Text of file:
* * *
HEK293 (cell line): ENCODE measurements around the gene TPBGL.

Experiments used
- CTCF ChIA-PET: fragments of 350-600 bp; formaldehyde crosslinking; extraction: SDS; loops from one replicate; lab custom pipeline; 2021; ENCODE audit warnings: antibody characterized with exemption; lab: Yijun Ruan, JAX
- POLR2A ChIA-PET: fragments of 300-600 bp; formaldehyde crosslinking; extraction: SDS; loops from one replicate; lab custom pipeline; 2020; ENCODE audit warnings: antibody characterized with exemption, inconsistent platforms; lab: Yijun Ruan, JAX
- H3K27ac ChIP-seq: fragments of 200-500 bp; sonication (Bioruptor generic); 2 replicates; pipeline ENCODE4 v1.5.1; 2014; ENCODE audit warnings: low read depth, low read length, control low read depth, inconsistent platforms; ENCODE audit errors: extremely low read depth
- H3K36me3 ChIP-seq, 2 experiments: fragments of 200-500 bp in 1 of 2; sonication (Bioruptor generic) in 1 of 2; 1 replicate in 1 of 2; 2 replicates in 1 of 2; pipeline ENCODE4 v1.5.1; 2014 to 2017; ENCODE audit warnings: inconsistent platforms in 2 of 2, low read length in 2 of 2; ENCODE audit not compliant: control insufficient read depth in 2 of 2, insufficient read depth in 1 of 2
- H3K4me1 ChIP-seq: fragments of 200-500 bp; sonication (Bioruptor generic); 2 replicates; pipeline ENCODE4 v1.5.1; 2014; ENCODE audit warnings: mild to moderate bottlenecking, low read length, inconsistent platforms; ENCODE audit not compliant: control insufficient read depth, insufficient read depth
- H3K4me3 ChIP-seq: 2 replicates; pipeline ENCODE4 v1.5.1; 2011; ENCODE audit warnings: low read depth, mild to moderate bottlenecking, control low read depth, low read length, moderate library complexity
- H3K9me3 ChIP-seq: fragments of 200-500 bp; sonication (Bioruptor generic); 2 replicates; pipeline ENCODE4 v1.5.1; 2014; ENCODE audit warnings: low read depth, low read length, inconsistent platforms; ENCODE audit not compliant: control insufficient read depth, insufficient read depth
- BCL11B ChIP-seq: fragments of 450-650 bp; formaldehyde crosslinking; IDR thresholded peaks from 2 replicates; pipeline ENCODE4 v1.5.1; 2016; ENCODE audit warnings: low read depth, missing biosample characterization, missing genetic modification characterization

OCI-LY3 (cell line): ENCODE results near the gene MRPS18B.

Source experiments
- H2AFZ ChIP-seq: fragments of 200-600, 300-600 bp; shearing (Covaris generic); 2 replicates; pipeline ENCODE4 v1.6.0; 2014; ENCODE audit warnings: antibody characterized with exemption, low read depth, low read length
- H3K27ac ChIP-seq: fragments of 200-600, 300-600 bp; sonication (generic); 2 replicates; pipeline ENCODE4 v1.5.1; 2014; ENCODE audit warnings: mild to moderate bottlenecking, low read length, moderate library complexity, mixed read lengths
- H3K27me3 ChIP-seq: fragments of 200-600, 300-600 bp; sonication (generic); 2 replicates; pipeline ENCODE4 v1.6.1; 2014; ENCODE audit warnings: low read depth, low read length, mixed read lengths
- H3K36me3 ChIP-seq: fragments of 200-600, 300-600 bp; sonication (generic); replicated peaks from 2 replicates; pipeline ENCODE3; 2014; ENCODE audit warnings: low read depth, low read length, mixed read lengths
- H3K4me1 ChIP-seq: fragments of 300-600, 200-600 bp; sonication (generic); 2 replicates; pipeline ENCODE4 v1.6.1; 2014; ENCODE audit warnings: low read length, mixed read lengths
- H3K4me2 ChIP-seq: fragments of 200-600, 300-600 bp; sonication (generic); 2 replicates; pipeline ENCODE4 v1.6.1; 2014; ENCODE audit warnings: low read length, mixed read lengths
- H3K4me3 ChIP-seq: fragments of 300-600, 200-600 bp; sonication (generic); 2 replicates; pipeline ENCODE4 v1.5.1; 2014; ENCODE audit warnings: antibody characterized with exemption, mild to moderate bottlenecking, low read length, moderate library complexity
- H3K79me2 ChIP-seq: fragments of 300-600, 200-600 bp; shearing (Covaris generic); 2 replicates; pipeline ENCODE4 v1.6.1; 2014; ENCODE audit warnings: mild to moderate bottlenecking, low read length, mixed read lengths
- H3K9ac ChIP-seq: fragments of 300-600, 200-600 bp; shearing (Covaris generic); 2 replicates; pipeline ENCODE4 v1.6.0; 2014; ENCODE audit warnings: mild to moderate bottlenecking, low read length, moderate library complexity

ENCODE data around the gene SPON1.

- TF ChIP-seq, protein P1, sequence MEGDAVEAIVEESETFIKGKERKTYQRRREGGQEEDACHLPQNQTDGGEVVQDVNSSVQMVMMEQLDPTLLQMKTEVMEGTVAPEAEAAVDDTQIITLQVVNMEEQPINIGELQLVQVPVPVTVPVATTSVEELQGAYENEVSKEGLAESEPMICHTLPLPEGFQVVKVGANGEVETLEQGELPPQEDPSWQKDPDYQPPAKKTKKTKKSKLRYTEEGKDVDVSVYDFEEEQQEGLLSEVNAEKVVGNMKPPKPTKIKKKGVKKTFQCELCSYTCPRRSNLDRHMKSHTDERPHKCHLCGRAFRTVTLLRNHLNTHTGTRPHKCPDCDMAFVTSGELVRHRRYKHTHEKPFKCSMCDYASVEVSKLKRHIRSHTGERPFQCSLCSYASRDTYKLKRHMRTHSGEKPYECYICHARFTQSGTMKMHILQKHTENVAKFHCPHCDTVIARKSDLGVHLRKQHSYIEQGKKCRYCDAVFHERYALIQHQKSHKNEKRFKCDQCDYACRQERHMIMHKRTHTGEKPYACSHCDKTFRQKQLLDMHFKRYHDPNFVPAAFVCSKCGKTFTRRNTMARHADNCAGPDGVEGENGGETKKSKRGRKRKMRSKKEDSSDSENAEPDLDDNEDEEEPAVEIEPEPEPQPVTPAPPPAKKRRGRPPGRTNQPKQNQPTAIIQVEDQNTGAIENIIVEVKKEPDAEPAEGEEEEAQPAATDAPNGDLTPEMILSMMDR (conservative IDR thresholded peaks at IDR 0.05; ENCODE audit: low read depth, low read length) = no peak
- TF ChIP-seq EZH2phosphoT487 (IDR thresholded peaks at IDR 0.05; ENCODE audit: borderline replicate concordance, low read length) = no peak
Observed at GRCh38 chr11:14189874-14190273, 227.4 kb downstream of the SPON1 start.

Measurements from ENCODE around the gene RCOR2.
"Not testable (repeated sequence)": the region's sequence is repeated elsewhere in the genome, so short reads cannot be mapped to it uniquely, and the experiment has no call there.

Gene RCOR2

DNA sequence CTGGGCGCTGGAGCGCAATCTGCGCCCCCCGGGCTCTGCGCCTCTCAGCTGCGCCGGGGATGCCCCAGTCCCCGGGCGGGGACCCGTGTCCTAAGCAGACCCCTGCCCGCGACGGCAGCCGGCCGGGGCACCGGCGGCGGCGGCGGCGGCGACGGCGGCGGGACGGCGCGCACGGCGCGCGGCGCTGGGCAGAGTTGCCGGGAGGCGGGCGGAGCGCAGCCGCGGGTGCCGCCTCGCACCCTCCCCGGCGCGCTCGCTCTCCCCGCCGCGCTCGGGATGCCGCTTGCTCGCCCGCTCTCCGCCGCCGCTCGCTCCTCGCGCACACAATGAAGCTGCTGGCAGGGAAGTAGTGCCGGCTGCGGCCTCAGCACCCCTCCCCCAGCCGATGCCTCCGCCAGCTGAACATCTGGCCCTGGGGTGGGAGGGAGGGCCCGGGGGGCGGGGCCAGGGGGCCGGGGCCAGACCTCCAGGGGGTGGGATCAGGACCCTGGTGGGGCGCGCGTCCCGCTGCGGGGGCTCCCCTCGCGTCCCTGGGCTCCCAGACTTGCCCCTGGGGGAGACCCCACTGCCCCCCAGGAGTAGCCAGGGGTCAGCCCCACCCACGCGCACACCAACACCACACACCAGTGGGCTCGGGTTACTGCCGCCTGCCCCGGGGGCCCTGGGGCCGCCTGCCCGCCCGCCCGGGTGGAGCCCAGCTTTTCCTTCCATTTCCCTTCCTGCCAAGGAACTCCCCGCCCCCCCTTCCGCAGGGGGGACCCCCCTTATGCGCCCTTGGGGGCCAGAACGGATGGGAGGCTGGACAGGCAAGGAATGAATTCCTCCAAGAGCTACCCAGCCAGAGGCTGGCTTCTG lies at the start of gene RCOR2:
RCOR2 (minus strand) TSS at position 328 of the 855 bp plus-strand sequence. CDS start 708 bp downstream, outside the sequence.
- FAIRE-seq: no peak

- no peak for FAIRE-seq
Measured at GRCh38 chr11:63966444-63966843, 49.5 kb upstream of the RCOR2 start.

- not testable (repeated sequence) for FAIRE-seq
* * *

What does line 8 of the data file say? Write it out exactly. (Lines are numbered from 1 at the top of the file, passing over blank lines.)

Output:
- H3K4me3 ChIP-seq: 2 replicates; pipeline ENCODE4 v1.5.1; 2011; ENCODE audit warnings: low read depth, mild to moderate bottlenecking, control low read depth, low read length, moderate library complexity